Experts have come up with various calculations:
You need to save 10% of your income per year. (True, if you begin saving 40 years prior to retirement)
You need to save 25 times your average annual wage (or expenses).
You need to save 70% of your current income multiplied by the number of years you require the funds to last while factoring in inflation.
The 4 % rule. (Enough that 4% withdrawn from your total savings every year after you stop working will last you through retirement)
A cool million.
So which of these is correct?
Well it depends on your personal financial situation, current income and spending habits. It depends on the year you want to retire and how long you expect to live (something none of us can predict, unfortunately). Some of us have the benefit of built-in Group RRSPs or Pension Plans through work. Others are self-employed with no retirement savings or security plan built-in.
What’s the worst thing you can do when it comes to saving for your retirement?
Procrastinating. Avoiding thinking about your future will not prevent it from happening. What you need is a plan, someone to evaluate your needs, and help you establish goals. “Research such as the CIRANO study Econometric Models on the Value of Advice of a Financial Advisor shows that those who work with an advisor accumulate more wealth and are better prepared for retirement and unexpected events than those who do not.” (The Era of Disclosure, Greg Polluck, FORUM September 2016)
Who can help you meet your retirement goals and how will they do it?
“Advisors influence individual investors to adopt more rational savings and investment practices, and that’s what leads to better investment returns. It has to do with saving practices, explicit planning of retirement income needs and so on. It has to do with the portfolio mix and making full use of tax advantaged vehicles such as the RRSP and Tax Free Savings Accounts, and escaping the trap of “reckless conservatism.””(Missing Link, Deanne Gage, Forum September 2016).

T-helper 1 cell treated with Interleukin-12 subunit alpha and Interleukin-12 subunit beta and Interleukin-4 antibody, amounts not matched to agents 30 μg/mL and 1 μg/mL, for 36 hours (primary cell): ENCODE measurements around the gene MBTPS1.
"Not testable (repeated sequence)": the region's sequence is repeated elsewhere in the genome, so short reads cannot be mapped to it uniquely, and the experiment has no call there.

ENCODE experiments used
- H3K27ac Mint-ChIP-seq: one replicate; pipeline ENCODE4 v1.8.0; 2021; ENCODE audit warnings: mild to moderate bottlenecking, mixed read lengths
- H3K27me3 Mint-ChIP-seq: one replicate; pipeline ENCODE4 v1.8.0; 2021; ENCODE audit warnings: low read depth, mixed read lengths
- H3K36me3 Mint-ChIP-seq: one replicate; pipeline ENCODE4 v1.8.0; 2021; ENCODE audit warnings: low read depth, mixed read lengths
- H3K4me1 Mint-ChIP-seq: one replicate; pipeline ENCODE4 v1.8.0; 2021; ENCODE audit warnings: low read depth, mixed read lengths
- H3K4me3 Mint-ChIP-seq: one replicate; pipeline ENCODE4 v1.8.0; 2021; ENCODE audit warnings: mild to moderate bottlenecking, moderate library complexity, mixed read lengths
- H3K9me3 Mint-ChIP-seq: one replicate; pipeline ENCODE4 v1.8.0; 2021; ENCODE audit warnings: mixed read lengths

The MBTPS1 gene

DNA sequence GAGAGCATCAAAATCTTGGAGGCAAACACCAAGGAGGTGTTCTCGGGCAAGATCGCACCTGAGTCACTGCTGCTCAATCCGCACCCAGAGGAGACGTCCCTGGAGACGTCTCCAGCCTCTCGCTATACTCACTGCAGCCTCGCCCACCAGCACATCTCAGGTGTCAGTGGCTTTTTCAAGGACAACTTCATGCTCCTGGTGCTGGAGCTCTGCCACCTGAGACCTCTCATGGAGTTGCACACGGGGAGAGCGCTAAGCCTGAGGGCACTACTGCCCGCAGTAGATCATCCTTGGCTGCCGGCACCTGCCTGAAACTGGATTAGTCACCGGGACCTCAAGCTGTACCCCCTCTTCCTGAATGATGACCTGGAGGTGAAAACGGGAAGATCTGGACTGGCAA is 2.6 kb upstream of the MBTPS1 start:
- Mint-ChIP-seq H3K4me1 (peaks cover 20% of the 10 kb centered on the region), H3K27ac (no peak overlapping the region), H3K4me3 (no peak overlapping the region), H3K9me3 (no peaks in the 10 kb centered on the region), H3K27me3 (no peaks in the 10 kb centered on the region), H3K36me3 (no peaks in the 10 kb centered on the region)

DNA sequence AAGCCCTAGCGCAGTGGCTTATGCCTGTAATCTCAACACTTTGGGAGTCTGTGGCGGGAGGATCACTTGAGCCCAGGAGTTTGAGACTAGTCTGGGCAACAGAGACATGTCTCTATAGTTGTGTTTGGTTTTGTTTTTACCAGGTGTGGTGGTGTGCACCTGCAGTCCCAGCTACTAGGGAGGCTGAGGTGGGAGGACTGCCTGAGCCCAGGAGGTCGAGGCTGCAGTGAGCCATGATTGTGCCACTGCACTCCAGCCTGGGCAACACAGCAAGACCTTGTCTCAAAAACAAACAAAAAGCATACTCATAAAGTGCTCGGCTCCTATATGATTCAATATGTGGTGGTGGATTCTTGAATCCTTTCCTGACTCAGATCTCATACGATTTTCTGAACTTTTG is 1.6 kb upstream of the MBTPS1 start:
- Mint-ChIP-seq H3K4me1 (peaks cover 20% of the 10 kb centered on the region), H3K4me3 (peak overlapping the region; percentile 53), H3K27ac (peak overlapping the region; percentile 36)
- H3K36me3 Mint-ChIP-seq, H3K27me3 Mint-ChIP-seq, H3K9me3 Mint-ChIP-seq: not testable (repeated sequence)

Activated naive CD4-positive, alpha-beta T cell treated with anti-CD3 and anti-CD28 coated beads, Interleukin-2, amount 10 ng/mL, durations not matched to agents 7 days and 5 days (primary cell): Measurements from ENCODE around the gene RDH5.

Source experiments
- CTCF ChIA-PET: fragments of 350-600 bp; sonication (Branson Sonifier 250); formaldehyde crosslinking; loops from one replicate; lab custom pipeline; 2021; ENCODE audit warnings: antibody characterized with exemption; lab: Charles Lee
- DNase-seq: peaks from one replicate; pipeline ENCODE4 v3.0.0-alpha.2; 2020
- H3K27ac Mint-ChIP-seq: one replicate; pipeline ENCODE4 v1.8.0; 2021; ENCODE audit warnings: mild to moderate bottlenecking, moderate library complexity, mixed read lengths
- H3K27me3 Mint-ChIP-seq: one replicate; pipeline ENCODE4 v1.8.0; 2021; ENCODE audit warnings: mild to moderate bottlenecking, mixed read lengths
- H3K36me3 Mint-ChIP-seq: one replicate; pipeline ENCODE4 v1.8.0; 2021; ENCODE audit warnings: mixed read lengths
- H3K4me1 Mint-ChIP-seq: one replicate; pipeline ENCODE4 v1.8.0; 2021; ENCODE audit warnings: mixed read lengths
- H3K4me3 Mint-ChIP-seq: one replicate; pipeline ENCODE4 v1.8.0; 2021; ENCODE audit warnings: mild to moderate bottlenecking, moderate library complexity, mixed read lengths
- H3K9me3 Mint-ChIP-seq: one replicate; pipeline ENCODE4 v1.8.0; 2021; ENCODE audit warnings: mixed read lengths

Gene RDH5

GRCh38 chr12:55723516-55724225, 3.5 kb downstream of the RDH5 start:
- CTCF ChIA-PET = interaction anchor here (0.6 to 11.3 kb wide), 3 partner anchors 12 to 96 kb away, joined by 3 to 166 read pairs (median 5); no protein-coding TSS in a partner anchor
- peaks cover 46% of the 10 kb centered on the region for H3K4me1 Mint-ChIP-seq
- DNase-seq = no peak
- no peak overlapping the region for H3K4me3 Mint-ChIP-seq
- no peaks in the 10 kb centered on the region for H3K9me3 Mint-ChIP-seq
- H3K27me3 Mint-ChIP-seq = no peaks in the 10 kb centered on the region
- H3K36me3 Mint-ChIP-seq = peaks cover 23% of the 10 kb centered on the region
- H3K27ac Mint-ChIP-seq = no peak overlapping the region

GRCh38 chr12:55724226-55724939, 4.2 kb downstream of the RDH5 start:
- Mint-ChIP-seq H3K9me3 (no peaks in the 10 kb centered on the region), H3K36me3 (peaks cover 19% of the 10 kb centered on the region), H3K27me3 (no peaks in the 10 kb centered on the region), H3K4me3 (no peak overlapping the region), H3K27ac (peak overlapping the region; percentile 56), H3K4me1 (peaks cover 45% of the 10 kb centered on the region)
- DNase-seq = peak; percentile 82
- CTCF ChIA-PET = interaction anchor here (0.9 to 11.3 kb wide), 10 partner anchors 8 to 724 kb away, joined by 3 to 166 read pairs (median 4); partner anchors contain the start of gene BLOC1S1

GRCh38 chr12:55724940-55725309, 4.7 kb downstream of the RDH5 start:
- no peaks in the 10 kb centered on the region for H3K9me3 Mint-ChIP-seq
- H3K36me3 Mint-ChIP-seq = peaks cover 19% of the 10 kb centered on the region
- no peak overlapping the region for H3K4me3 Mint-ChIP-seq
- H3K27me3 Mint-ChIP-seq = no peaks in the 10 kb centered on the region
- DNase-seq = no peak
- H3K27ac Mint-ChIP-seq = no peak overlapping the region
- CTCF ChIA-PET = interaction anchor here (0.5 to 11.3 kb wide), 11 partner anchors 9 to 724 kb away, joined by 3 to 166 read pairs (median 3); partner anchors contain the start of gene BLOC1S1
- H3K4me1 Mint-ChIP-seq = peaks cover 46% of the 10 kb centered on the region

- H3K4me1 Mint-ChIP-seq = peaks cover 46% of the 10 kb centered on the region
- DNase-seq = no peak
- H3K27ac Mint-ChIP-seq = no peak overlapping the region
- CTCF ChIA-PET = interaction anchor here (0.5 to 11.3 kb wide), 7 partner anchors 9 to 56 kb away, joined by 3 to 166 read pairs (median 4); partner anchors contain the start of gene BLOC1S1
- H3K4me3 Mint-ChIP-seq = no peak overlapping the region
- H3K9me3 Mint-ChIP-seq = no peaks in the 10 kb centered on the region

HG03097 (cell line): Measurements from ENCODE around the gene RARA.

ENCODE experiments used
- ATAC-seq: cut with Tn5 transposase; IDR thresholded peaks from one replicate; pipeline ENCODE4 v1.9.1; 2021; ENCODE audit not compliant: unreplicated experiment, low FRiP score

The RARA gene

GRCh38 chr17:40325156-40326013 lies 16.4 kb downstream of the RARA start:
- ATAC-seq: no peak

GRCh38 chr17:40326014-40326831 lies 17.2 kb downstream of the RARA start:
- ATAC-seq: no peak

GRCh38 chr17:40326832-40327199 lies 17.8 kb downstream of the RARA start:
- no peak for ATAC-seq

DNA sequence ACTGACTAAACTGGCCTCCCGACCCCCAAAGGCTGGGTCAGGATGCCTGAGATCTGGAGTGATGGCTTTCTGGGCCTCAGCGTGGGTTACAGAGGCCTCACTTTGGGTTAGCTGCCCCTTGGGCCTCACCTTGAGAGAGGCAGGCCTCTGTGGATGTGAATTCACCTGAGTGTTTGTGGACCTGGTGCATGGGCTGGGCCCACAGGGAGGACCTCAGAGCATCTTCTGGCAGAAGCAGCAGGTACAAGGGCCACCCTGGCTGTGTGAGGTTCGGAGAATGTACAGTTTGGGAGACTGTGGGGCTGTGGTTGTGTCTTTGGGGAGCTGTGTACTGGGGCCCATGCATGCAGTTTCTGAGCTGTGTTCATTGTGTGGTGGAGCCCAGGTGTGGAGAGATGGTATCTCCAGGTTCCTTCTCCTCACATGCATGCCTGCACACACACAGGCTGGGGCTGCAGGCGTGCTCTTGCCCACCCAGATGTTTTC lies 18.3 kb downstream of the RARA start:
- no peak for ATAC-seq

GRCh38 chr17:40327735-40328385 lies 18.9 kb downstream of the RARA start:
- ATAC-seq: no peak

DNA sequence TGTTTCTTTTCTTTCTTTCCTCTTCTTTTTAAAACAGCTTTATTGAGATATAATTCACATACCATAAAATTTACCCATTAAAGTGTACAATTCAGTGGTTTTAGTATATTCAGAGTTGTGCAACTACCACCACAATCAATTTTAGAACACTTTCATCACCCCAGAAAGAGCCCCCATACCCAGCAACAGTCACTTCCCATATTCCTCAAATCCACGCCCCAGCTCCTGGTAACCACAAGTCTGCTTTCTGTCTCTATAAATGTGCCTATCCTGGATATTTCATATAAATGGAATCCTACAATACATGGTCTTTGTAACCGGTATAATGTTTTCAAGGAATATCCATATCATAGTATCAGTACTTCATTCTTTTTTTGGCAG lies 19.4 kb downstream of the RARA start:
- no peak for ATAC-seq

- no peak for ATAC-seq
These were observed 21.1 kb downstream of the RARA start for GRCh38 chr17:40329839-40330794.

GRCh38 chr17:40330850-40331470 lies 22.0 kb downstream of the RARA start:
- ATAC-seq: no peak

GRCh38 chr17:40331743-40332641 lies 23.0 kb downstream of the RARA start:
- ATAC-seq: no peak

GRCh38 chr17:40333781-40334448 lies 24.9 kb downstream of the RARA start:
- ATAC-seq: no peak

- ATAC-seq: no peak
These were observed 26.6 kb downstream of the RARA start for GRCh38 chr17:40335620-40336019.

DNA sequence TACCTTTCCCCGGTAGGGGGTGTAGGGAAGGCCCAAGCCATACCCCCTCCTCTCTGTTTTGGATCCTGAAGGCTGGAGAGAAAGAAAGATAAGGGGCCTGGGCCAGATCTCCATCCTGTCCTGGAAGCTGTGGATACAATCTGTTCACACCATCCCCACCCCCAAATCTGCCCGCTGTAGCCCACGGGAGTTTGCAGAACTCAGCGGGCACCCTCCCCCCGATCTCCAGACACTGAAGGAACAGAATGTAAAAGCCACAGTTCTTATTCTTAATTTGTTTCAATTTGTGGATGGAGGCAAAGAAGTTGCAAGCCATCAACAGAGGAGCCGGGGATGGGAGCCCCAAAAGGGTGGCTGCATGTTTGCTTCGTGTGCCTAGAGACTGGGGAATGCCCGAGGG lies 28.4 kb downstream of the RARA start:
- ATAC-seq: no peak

Side note: What is reckless conservatism?
It is wasting away your wealth by keeping your savings in cash-only accounts and having inflation (your spending power) diminish your hard-earned funds over time. See the blog post How Not Investing is Costing you Money for further information on this topic.
So, back to my initial question and the title of this blog post, How much do I actually need to save for Retirement?
Well if you are thirty years old, plan to retire at sixty, and live until you’re ninety, require $50,000.00 annually (in today’s dollars) for your living expenses and are counting on CPP (Canadian Pension Plan) and OAS (Old Age Security) to help offset your costs of living, you will require $1,441,767.00 in savings. If you have no retirement savings you will immediately need to begin contributing $18,237 annually towards your retirement. You want to retire earlier or require a higher annual income? That number will go up. Daunting, right? Well there is no time like the present to talk to someone about it.
If you are ready to get serious about saving for your future and establishing a financial plan, please get in touch.
Brooklyn Scott is a Financial Advisor/Mutual Funds Representative for Lewis & Jones Group/Desjardins Financial Group/Desjardins Financial Security Investments Inc. in Killarney, Manitoba.
Mutual funds are distributed through Desjardins Financial Security Investments Inc. For insurance products, Desjardins Financial Security Investments Inc. acts as a national insurance brokerage agency.